COSMIC THING spawned two major singles. The first one to hit--and the one that remains most durable--is "Love Shack," a truly bizarre but extremely infectious mix of funky rhythm and catchy melody dominated by Fred Schneider's ultra-silly, ultra-clever pseudo-rap--the song was and is a tremendous amount of fun, and while it lacks the truly weird edge of earlier B-52's cuts it remains one of the best dance party cuts I've ever come across, something that will get you on your feet faster than you can say "Bang Bang." The second hit, "Roam," was more specifically pop--but pop with a B-52's twist: a covertly sexy lyric and Cindy Wilson and Kate Pierson blasting out unexpected harmonies from beneath their dueling beehive hairdos.
But COSMIC THING has more to offer than just these two cuts: everything here is extremely well done. The downbeat "Dry Country" has a seductive swing to it; "Deadbeat Club" is super smooth; "Topaz" is a remarkable little thing, sweet and sour all at once; and the largely non-vocal "Follow Your Bliss" wraps up the set on an unexpected but effective note.
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5.0 out of 5 stars "Shake your honey buns!" Dec 10 2003
By M. Hart
Format:Audio CD
Following the tragic loss of guitarist/composer/lyricist Ricky Wilson in October, 1985 shortly before the release of the B-52's fifth album "Bouncing Off the Satellites", it was not clear whether the surviving four members of the B-52's (sister Cindy Wilson, Kate Pierson, Keith Strickland and Fred Schneider) would ever perform or record another album together again. Thankfully, in 1988, they decided to record a sixth album entitled "Cosmic Thing", and it became their most successful album to date and established the B-52's as the world's best party band of all time. It was also the first album in which Keith played the guitar, having given up the drums in order to learn how to reproduce Ricky's signature sound. The very danceable and fun songs in "Cosmic Thing" include:
1. "Cosmic Thing" (5+ stars, sung by Cindy, Kate & Fred). A fast and lively song that encourages listeners to dance by shaking their cosmic thing. The song was used in the soundtrack of the 1988 sci-fi/comedy "Earth Girls Are Easy".
2. "Dry County" (5+ stars, sung by Cindy, Kate & Fred). A very danceable slower song about kicking back in summer, but not being able to get alcohol in some southern state counties where it's not legal.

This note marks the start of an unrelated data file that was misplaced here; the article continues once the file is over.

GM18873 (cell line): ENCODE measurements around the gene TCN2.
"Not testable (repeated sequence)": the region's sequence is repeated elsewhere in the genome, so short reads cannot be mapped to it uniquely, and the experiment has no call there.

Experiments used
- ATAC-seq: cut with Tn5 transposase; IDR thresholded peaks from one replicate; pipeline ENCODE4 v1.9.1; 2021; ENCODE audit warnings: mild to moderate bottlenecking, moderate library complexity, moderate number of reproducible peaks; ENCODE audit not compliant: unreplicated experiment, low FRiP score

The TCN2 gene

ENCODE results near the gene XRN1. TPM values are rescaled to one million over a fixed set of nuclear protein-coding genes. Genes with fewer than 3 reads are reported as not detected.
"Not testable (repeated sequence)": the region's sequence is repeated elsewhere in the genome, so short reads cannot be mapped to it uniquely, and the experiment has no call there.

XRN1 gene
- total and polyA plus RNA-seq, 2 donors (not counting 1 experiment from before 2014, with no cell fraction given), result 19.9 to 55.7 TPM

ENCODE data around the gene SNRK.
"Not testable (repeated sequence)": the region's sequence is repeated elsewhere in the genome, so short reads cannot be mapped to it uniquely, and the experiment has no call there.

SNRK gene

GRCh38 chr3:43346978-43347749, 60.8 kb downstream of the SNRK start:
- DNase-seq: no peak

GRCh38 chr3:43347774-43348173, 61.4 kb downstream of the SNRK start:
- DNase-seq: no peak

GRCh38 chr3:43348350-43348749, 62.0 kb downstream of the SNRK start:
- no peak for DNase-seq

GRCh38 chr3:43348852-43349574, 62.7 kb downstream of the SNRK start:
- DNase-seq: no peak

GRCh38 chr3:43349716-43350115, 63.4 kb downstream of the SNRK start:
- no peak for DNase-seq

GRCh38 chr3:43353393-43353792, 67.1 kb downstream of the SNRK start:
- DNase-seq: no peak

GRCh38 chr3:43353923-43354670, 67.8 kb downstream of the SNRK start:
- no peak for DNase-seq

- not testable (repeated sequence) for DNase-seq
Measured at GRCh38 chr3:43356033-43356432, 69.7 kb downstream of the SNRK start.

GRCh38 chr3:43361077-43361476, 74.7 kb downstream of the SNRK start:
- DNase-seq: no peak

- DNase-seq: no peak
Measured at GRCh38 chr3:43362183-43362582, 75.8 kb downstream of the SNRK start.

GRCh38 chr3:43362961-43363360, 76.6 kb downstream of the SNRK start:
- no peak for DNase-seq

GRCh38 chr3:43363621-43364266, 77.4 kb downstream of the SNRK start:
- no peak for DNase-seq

3. "Deadbeat Club" (5+ stars, sung by Cindy, Kate & Fred). Another slower song, but very danceable that features beautiful harmonies between Cindy and Kate that praise the joys of slacking, dancing in torn sheets in the rain and going out to Allan's Bar in Athens, Georgia.
4. "Love Shack" (5++ stars, sung by Cindy, Kate & Fred). The B-52's most known song that is fast and lively.
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Most recent customer reviews
2.0 out of 5 stars Not even a bronze
Silver series Mobile Fidelity I still don't get it. This album is dynamic but is so cold I can't enjoy it the low end is none existent and takes all the fun out of the album.
Published 22 months ago by Seeker
4.0 out of 5 stars Diluted But Still Tangy Enough to Enjoy
If "The B-52's" and "Wild Planet" were the keg parties, then "Cosmic Thing" is the 10-year college reunion: Great to see old friends again, but everyone's a grown-up now and... Read more
Published on July 15 2010 by Kasey G
5.0 out of 5 stars Cosmic Hit!
This album features the B-52's biggest hit ever,LOVE SHACK. The video is quite awesome also. The song was even heard in the 1991 Paramount film FRANKIE & JOHNNY. Read more
Published on July 12 2004 by andy8047
3.0 out of 5 stars a last gasp
not bad for a belated "comeback". the bees hadn't yet sold their souls to the flintstones, so all was not yet lost. Read more
Published on July 11 2004 by Davy
4.0 out of 5 stars Insanely great
The B-52s are great, and this cd is definately their strongest. The songs are crazy, with the classic wild sounding tone that shows up again and again in songs such as cosmic thing... Read more
Published on June 12 2004 by Marie-Claire Bousquette
5.0 out of 5 stars Still fresh after 15 years
This album was the B-52's final masterpiece, considering thier follow-up GOOD STUFF wasn't exactly, well, good stuff. Read more
Published on May 2 2004 by passenger
5.0 out of 5 stars Great Recording
This album is a great collection of upbeat songs that continues in the great B-52's tradition and defies the classification of The B-52's as a New Wave band. Read more
Published on Oct. 15 2003 by D. Hansen
3.0 out of 5 stars Hop on the cosmic wagontrain
This was the B-52's best selling album. "Love Shack" and "Roam" are great songs. Read more
Published on July 1 2003 by Johnny Heering
5.0 out of 5 stars One of my favorite albums
This is the one that put the B-52s over the top. It is great social music. And yes, I believe they buried with a lot of others when Nirvana came along. Read more
Published on March 15 2003 by Pat McCurry